1:08:45 a.m.: The voices faded and those involved appeared to move away from the police vehicle.
1:08:47 a.m.: The police vehicle was locked remotely.
1:09:45 a.m.: The SO and WO #1 returned to an area where the audio component in the vehicle captured their conversation, which was difficult to discern.
1:13:10 a.m.: There was conversation between a male and female. The content of that conversation could not be discerned.
1:16:20 a.m.: A female voice was heard but it was unclear what was said.
1:17:35 a.m.: The audio component captured a discussion between two males, which was difficult to discern. At this time, the audio component of the ICCS was deactivated.
Camera 3, Video 1
This camera had a view of the rear seat of the police vehicle. The available footage went from 12:46:59 a.m. until 1:19:15 a.m. on April 4, 2021. There was no sound captured for the first two minutes of the five-minute and 30-second journey from the Complainant’s residence to TDH. The emergency lights and siren were not activated.
12:46:59 to 12:49:45 a.m.: There were no images or sounds captured by this camera during this period. It appeared the police vehicle was mobile, likely traveling from TPS to the Complainant’s residence.
12:49:45 a.m.: There were no images or sounds captured by this camera. The police vehicle appeared to stop, likely in front of the Complainant’s residence.
12:49:45 to 12:57:40 a.m.: There were no images or sounds captured by this camera. The police vehicle appeared to be parked and unoccupied during this period.
12:57:40 a.m.: The rear passenger door of the police vehicle was opened by a uniformed police officer, believed to be WO #1.
12:58:15 a.m.: The rear passenger side door was closed.
12:58:32 a.m.: The rear passenger side door was re-opened.
12:58:43 a.m.: There were three males struggling at the entrance of the rear passenger side door. The head of the Complainant was visible. It appeared that the Complainant was being held by males who were out of camera view. [These males are believed to be the SO and WO #1].
12:58:54 a.m.: The rear driver side door was opened, and CW #3 entered the rear seat of the police vehicle. He appeared to be positioned to assist in the loading of the Complainant into the rear seat from the rear passenger side door.
12:59:30 a.m.: The Complainant was pushed through the rear passenger side door partially onto the rear seat of the police vehicle.
1:00:11 a.m.: CW #3 completed the loading of the Complainant into the rear seat of the police vehicle by grabbing him under the armpits and pulling him onto the seat.
1:00:41 a.m.: The Complainant appeared to be too tall to fit comfortably in the rear seat. With his legs bent at 90 degrees against the rear passenger side door, after some effort, the door was finally closed. The Complainant was wearing long pants and a long-sleeved top. He was not wearing any socks or shoes.
1:00:57 a.m.: The Complainant was moving around on the rear seat. He appeared to slide off the seat with his upper body between the seat and the partition that separated the front and rear compartments. He was kicking his feet frantically and his pants had slid down to his knees. The patrol vehicle was stationary in front of the residence.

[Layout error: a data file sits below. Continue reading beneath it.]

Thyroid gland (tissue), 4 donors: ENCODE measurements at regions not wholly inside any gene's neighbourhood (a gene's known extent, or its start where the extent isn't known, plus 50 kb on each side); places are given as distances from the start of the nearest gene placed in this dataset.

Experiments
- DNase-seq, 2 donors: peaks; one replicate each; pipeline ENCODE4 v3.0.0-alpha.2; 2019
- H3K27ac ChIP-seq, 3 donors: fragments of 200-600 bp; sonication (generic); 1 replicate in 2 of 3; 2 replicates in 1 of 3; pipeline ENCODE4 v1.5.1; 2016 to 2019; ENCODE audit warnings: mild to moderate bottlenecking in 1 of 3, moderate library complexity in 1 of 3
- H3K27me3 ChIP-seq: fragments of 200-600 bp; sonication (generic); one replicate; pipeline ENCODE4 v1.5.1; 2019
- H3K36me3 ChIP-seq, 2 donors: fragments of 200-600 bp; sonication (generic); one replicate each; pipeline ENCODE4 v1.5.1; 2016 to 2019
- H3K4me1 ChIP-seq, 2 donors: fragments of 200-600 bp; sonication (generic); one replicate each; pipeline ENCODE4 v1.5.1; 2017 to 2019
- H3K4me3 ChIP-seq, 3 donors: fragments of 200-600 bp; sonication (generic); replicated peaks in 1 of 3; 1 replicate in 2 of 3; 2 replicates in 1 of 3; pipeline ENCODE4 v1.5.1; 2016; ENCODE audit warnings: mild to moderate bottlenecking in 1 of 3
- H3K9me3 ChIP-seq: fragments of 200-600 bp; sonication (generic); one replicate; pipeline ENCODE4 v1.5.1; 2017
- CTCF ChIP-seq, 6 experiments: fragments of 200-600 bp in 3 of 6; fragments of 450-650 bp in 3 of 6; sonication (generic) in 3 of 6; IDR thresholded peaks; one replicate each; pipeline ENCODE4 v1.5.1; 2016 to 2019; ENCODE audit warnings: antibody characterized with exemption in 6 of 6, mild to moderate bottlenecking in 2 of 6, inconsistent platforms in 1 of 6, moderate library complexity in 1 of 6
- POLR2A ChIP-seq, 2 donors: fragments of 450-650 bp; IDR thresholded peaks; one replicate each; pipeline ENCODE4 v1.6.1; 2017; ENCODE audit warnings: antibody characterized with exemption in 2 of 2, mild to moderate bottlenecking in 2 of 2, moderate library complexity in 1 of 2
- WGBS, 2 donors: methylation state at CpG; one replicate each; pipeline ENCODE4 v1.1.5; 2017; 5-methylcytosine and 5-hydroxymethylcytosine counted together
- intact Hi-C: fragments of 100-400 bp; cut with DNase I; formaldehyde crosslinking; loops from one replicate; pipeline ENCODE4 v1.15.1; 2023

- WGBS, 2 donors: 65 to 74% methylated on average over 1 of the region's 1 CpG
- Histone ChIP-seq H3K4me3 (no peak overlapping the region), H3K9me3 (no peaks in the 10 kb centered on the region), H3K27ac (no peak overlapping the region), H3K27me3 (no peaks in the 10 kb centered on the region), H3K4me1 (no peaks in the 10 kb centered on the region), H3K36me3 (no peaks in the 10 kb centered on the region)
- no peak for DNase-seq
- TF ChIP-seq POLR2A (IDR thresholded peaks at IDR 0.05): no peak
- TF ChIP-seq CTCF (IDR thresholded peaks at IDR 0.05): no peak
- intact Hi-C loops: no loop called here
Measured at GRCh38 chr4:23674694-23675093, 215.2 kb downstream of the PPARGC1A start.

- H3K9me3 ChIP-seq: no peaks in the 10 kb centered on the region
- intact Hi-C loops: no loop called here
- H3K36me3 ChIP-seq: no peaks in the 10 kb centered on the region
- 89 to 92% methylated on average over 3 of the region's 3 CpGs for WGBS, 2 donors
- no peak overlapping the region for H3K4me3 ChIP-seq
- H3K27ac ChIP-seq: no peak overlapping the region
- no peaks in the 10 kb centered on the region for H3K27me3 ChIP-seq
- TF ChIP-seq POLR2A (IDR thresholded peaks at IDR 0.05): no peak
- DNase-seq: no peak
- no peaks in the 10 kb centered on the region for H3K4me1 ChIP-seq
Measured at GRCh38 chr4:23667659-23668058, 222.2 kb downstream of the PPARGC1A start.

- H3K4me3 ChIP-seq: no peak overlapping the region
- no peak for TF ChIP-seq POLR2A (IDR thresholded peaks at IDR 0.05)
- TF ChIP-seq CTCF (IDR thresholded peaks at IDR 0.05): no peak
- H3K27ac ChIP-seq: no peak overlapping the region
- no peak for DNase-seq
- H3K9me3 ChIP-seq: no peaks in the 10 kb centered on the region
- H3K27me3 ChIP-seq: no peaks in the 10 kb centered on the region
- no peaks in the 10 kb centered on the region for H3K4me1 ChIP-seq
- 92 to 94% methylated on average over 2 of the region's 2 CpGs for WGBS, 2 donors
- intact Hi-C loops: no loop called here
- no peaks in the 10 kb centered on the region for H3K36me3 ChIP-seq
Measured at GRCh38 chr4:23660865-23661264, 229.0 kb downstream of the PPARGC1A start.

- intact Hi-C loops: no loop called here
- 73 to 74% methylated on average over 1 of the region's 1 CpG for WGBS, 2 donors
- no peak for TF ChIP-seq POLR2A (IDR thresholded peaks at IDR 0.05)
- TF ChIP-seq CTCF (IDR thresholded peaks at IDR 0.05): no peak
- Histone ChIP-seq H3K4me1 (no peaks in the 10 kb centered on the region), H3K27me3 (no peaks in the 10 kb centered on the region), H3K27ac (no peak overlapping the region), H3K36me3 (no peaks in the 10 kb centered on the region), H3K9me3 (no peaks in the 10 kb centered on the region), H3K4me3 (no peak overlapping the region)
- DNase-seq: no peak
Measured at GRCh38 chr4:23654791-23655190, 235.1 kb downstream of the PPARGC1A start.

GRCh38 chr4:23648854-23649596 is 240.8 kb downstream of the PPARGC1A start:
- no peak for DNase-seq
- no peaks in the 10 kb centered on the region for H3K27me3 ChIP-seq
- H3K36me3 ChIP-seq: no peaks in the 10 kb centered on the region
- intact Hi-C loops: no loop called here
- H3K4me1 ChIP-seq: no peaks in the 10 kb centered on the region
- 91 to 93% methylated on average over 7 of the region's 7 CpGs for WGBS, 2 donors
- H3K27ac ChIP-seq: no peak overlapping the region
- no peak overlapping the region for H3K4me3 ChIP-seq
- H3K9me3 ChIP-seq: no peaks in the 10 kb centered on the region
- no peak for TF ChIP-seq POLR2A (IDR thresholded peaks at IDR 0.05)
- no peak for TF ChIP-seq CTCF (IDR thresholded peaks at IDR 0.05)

1:01:07 a.m.: The police vehicle appeared to be mobile.
1:01:18 a.m.: The upper body of the Complainant remained off the rear seat between the seat and partition. Both of his legs were kicking violently and frantically. The police vehicle was traveling at the posted speed limit with no emergency lights or siren activated. There was no audio on the recording.
1:01:19 to 1:02:46 a.m.: The Complainant continued to kick his legs frantically. The patrol vehicle continued to travel at the posted speed with no emergency lights or siren activated. There was no audio on the recording.
1:02:46 a.m.: The Complainant’s kicking had slowed noticeably and did not appear to be as frantic or violent.
1:02:59 a.m.: The audio recording portion of the ICCS was activated. The Complainant was not as active and was moaning. The SO said, “It’s okay [name of Complainant]. You’re okay, okay?”
1:03:03 a.m.: The Complainant’s moaning was faint, and the kicking motion of his feet was sporadic and not nearly as violent. The SO said, “It’s okay my man. You’re good.”
1:03:35 a.m.: The Complainant was silent and barely moving. The SO said, “You okay, [name of Complainant]?”
1:03:40 a.m.: The Complainant was motionless and there was no apparent sound.
1:03:49 a.m.: The SO said, “[Name of Complainant], you good?”
1:04:11 a.m.: The SO said, “Hey [name of Complainant].”
1:04:48 a.m.: The police vehicle slowed and came to a stop.
1:06:01 a.m.: The SO advised the dispatcher that he had arrived at TDH.
1:06:34 a.m.: The police vehicle was parked in the ambulance bay at TDH.
1:06:41 a.m.: The SO exited the police vehicle.
1:06:44 a.m.: The SO said, “[Name of Complainant], how are you doing back there?”
1:06:47 a.m.: CW #2 said, “Did he calm down a little bit for you?” The SO responded, “Yeah,” but the rest of his response was unintelligible.
1:06:52 a.m.: The rear driver side door of the police vehicle was opened.
1:07:01 a.m.: CW #2 was visible at the rear driver side door. She said, “Guys, guys! He’s VSA!”
1:07:04 a.m.: CW #2 said, “Bring a stretcher here! He’s VSA.” She was still visible at the rear driver side door.
1:07:08 a.m.: The rear passenger side door was opened. CW #2 said, “Hey guys! We got to get him out of here!”
1:07:09 a.m.: The Complainant was being pulled from the rear seat headfirst through the rear driver side door. It appeared that a few people were involved. CW #2 said, “Get him out! Get him out!”
1:07:13 a.m.: The Complainant was pulled from the rear seat and placed on the floor beside the police vehicle. He was placed on his back with his head facing the rear of the police vehicle. CW #2 said, “Watch his head.”
1:07:16 a.m.: CW #2 said, “Watch his head.”
1:07:23 a.m.: The Complainant was on his back and it appeared that one of the paramedics was performing chest compressions. CW #2 said, “This is fresh. Get a bag! Get a bag!” There was hollering that was unintelligible.